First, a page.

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Personal Preservation Tips: Photographs

An overview of basic storage best practices to help with preserving personal photographs, papers and digital files.

How to store photographs

Photographs can be a tricky thing to save.  They begin discolor after a few years, stick together if packed too tight and begin to curl if not packed tight enough.

The basics:

  • It is very important you have clean hands and keep food and liquids away from the table.
  • Do not mark them with any type of marker or pen, instead make a list on a separate piece of paper and keep photos from the same things together in folders.  
  • Use folders instead of paper clips, fasteners, or staples since these can rus and damage the photos faster.   Same goes for rubber bands and glue.  
  • Scan selected images you want to share with others or ones most valuable to you.  That way if something happens to the original, you'll hopefully be left with at least a digital copy.


  • Keep your photos stored in acid free boxes and folders.
  • Don't pack them together in the box so tight that you have trouble taking them out, but tight enough that there isn't too much extra room to that give the photos a chance to curl.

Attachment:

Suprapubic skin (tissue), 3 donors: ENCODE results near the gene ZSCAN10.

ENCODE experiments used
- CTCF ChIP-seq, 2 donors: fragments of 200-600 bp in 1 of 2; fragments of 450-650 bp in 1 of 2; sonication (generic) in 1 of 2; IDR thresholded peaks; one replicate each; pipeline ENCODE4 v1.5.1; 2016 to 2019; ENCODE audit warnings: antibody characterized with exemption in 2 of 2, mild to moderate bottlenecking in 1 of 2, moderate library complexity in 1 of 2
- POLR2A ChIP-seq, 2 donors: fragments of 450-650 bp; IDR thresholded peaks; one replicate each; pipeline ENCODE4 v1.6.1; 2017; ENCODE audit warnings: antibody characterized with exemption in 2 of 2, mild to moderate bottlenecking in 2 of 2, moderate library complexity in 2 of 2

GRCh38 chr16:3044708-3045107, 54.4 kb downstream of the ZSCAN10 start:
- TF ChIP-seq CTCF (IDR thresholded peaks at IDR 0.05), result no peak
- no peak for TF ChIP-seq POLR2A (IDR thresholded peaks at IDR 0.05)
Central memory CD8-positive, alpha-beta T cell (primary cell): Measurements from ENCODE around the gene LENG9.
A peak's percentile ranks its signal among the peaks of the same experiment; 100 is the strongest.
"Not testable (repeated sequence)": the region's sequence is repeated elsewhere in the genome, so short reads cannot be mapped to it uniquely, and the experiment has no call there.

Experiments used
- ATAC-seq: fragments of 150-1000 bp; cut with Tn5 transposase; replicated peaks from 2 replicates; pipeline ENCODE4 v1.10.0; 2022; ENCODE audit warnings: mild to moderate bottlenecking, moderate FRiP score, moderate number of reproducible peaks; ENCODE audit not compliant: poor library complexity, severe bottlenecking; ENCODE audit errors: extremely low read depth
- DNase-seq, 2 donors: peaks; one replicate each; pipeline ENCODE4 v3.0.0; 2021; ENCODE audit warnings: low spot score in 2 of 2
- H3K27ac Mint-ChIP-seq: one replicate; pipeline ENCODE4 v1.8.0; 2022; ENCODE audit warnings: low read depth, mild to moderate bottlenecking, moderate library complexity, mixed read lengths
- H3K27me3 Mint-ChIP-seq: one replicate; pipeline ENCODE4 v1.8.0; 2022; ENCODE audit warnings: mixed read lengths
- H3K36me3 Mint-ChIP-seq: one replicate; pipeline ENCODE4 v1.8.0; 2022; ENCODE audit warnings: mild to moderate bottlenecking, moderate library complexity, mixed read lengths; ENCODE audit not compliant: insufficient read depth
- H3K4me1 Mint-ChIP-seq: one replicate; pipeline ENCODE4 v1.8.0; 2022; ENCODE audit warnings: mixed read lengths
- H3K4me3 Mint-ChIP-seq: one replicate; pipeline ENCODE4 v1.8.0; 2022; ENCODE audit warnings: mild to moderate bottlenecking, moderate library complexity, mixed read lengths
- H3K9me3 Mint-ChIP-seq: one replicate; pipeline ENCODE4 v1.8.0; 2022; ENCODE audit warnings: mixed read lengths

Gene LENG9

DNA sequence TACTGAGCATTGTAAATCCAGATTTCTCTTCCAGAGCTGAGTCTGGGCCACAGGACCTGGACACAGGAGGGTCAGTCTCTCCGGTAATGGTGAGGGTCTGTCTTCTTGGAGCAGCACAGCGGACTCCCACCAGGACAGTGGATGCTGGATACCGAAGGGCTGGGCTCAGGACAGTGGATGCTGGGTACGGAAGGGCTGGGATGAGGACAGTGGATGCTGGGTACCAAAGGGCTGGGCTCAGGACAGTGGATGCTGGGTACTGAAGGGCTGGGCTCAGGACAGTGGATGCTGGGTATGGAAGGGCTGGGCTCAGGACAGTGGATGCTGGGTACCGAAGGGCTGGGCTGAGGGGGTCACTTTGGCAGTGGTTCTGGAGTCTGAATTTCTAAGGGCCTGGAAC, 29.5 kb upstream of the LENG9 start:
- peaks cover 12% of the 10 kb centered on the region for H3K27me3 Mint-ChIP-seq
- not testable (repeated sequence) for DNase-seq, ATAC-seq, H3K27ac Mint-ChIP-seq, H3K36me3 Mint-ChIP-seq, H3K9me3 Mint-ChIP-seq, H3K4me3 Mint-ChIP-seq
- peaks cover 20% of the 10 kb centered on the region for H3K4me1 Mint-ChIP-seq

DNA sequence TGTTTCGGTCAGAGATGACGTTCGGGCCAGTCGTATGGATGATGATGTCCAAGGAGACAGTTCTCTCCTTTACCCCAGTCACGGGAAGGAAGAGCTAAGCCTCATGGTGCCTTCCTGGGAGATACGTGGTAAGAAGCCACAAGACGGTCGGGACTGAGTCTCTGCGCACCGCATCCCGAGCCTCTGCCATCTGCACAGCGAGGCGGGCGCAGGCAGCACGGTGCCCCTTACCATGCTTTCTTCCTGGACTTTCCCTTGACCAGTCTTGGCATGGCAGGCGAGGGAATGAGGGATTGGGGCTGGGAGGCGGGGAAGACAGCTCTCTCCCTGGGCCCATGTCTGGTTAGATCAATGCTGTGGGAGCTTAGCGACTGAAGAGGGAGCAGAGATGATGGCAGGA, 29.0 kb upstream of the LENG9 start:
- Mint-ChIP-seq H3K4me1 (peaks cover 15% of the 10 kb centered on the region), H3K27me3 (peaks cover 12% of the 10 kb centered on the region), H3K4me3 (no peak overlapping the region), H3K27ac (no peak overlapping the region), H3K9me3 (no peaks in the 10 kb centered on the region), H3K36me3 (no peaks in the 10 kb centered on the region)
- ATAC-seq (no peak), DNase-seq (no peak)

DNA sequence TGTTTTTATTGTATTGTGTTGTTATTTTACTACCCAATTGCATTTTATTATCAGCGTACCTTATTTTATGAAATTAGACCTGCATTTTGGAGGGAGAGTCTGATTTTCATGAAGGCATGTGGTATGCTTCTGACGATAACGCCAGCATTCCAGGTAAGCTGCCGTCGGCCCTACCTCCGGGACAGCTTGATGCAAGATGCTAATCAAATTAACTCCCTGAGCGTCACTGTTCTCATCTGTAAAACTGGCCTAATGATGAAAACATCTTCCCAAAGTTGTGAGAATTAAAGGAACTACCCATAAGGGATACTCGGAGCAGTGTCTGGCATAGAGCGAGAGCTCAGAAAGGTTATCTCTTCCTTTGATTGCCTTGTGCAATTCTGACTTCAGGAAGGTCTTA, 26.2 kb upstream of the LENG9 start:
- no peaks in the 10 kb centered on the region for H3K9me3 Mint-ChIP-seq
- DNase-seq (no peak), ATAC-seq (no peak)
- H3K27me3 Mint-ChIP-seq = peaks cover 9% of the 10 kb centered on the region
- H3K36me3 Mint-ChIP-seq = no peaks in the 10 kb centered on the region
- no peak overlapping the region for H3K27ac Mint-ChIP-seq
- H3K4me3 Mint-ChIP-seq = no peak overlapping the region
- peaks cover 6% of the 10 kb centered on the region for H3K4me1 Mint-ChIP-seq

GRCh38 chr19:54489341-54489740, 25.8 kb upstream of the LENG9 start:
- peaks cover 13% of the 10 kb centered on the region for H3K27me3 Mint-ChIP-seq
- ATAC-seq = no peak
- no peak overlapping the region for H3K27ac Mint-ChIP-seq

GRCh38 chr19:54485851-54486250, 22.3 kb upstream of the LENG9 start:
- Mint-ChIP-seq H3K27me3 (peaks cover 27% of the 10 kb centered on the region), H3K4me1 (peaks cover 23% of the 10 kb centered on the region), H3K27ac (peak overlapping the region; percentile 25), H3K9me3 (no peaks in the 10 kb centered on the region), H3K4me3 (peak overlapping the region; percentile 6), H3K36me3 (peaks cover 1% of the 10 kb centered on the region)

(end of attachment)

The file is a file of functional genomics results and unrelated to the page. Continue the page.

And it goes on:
• While keeping pictures in boxes organized in folders is best
    • You might be tempted to store the pictures in a photo album, and if you really want to, see if you can find one without the glue backing on the pages.  This glue is not good for the photographs and will make it very difficult for you to remove the photos from the book in teh future (trust me, I've done it many times).
    • Photo albums with the baseball card holders style sleeves are your best bet.  
  • Keep your boxed photos stored in a cool and dry place.  The best spot is in a closet and away from windows.  
    • Attics, basements, shelves that get direct sunlight deteriorate photos very quickly due to big changes in temperature and humidity.
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